Even Trump, with his penchant for risk taking and breaking norms, recognized that rural support was vital to victory in 2016 and made a firm promise to protect the Renewable Fuel Standard (RFS). Pruitt thought he could get away with a clever scheme to gut the RFS with a series of secret waivers to drive down the price of renewable fuels compliance credits.

Pruitt’s decision to mess with the RFS, a foundational pillar of the Midwest economy, could not have been more poorly timed. Heartland voters are looking at a troubled outlook for U.S. grain prices and devastating retaliatory tariffs targeting farm country from the president’s trade war with China. The renewable energy industry is critical to these rural economies. People like Grassley, who have fought for decades to foster the growth of biofuels and wind, aren’t going to sit back while a transient “room renter” tries to undo decades of their work. And once Pruitt started losing key Senate Republicans, his fate was sealed.

The conservative rallying cry around Pruitt was that he was only being punished for fulfilling Trump’s agenda. But that’s not why he lost the GOP support necessary to keep him in office. Like the RFS or not, Trump made a promise to the rural voters who helped him win the electoral college, and he will need rural votes to get reelected in 2020. In addition, Trump will desperately need the support of key heartland Republican senators if he hopes to accomplish anything legislatively.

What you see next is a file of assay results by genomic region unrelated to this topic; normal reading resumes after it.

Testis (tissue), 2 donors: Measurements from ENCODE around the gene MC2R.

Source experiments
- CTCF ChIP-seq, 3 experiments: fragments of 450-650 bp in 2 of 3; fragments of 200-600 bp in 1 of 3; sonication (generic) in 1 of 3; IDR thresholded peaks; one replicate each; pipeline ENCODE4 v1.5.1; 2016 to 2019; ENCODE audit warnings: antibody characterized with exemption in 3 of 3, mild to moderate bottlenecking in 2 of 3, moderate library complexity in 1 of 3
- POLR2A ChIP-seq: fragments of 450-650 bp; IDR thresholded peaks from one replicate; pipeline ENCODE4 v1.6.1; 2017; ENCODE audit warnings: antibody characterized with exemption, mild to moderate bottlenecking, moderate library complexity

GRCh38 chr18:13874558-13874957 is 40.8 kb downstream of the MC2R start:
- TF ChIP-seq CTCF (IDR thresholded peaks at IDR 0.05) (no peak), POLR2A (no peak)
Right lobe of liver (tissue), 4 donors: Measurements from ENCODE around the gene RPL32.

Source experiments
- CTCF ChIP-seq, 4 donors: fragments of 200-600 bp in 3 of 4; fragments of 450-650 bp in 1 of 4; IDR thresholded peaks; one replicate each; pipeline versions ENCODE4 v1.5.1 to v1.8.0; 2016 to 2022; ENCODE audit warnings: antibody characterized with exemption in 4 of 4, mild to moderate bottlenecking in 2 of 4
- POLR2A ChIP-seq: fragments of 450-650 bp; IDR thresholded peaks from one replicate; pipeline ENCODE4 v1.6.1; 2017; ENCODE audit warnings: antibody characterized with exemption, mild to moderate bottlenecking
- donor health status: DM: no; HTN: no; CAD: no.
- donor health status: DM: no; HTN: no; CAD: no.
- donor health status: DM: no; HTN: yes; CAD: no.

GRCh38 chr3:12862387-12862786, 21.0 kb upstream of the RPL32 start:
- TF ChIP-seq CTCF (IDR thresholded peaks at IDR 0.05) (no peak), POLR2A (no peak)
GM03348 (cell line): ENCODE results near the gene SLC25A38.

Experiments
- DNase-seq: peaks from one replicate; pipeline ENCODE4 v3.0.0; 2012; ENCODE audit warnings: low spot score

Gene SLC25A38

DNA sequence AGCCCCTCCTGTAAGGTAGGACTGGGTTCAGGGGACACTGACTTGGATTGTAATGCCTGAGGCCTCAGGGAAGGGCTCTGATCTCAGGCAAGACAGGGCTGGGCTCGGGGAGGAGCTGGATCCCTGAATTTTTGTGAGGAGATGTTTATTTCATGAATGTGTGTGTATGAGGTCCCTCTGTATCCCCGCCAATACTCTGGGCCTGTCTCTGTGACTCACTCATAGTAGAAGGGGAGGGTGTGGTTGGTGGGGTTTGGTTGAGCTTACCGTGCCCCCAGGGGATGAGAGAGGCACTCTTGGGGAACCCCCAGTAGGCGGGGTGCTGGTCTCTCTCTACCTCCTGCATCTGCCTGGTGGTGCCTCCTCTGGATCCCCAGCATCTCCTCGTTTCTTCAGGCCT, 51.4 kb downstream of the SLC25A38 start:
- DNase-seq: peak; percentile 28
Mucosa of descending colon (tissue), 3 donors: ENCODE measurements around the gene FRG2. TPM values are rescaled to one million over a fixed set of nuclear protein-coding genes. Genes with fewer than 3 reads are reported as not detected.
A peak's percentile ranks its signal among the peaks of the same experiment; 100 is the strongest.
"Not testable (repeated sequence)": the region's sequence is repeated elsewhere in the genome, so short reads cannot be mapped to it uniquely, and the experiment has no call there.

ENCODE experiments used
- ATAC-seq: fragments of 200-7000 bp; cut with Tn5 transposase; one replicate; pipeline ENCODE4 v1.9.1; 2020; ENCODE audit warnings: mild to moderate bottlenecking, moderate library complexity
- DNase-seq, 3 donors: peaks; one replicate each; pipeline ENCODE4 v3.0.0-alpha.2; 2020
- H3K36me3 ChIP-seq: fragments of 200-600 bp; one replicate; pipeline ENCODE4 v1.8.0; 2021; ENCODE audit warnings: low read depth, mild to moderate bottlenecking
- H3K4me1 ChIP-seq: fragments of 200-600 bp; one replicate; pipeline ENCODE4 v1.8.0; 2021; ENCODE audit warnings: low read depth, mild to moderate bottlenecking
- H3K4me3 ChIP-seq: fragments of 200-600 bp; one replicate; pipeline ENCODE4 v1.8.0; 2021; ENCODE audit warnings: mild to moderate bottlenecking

In his first day leading the agency, Acting EPA Administrator Andrew Wheeler announced he would be changing the way EPA does business in terms of tone, transparency, and process. It’s hard to imagine Wheeler demanding a chartered jet or a “lights and sirens” ride to Le Diplomate. But Wheeler, and whoever succeeds him at EPA, would be well advised to undo the damage Pruitt did to the RFS and make sure the president can say that he kept his promise to rural voters. 

In fact, Wheeler ought to to take a look at the growing number of rural workers employed by clean energy companies in rural areas. In addition to biofuels, the growth of utility scale solar and wind farms is happening in places like Iowa, Arizona, Nevada, Kansas and even Pruitt’s Oklahoma.

The electorate may give you leeway on judgement, and even character, so long as you’re seen as protecting jobs and economic opportunity. Pruitt’s RFS missteps have resulted in his leaving the EPA, and perhaps even more importantly when coupled with Trump’s disastrous agricultural trade policies, have put many Trump rural voters in play. 

The flashing lights, phone booth and first class tickets got plenty of headlines in Washington. Wheeler clearly gets the need to avoid ethics scandals. But unless the new EPA leadership undoes Pruitt’s assault on rural economies, the lasting legacy of Pruitt’s tenure may very well be the political opportunity he has presented to Democrats with rural voters.

Mike Carr is the executive director of New Energy America, an organization that promotes clean energy jobs in rural America. Previously, he served as principal deputy assistant secretary in the Office of Energy Efficiency and Renewable Energy at the Department of Energy.